So whats your opinion?


     
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    06-16-2010, 10:31 PM
  #2
Trained
Walk around with you head pinned to your chest for 15 minutes and get back to us...

Sorry to be so bitter, but that's my take on Rolkur. Very harsh stuff.
     
    06-16-2010, 10:36 PM
  #3
Trained
Very old debate, been brought up multiple times. Have a look through the dressage and english riding threads, there are multitudes of rollkur posts.
Yeah some riders swear by it, I don't think it's necessary. If you need to pin a horses head to it's chest for half an hour to make it soft you need to re-evaluate your riding.
     
    06-16-2010, 10:40 PM
  #4
Weanling
^^ completely agree. Rollkur also cuts off breathing and can suffocate a horse. I know a horse that lives a few stalls down from mine and he had been a jumper and then was sold to a "dressage" lady. She strongly believed in Rollkur. Now, Oliver's (the horse) back is crap and he is in and out of lameness all the time.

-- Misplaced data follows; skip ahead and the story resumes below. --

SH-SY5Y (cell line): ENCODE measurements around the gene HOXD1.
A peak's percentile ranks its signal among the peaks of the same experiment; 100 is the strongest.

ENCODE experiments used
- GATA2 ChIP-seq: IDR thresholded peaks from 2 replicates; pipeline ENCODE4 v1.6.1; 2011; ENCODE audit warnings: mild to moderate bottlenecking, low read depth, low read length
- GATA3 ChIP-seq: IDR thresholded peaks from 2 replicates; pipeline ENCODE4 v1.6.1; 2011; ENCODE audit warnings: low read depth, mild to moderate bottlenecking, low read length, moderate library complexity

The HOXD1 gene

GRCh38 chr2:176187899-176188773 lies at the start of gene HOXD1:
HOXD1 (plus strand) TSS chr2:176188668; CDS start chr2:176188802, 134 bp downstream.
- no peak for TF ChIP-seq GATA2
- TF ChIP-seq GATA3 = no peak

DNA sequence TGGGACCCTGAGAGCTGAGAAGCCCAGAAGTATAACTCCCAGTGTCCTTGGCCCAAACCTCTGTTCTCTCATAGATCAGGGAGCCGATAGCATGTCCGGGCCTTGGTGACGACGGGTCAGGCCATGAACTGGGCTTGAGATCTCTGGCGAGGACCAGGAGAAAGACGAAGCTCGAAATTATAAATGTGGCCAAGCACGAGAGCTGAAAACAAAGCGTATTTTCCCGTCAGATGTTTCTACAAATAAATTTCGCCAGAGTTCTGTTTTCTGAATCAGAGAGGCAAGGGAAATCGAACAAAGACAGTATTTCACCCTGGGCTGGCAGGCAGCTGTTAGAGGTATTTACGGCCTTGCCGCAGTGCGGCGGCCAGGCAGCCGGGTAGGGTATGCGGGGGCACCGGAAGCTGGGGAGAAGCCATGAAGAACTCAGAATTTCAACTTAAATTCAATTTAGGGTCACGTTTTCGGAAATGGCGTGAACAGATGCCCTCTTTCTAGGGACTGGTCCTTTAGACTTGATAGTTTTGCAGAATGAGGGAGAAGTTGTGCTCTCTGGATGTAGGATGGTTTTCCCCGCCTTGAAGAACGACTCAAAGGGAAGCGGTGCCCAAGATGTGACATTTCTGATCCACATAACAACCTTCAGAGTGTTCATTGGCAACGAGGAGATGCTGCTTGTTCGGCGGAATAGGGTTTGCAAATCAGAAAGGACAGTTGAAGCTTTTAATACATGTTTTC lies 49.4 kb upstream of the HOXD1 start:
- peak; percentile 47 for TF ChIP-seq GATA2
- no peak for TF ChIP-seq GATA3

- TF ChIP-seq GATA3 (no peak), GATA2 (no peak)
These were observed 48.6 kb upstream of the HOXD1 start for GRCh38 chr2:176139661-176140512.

I am also bitter about it. It's a very evil shortcut.
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    06-16-2010, 10:42 PM
  #5
Trained
Oops sorry I didn't read though your whole post just saw rollkur haha.
As for the con's of it, there was a study done in Holland that tested the stress levels of horses trained with rollkur against those trained without. There were 5 of each horse (5 rollkur trained, 5 'other') put in the same environment, stabled in the same location, ridden at the same time of day etc. the only difference being the training method.
Monitors were attached to them after their ride each day for 2 weeks to determine their stress levels. They found that the rollkur horses were actually less stressed than the 'other' horses.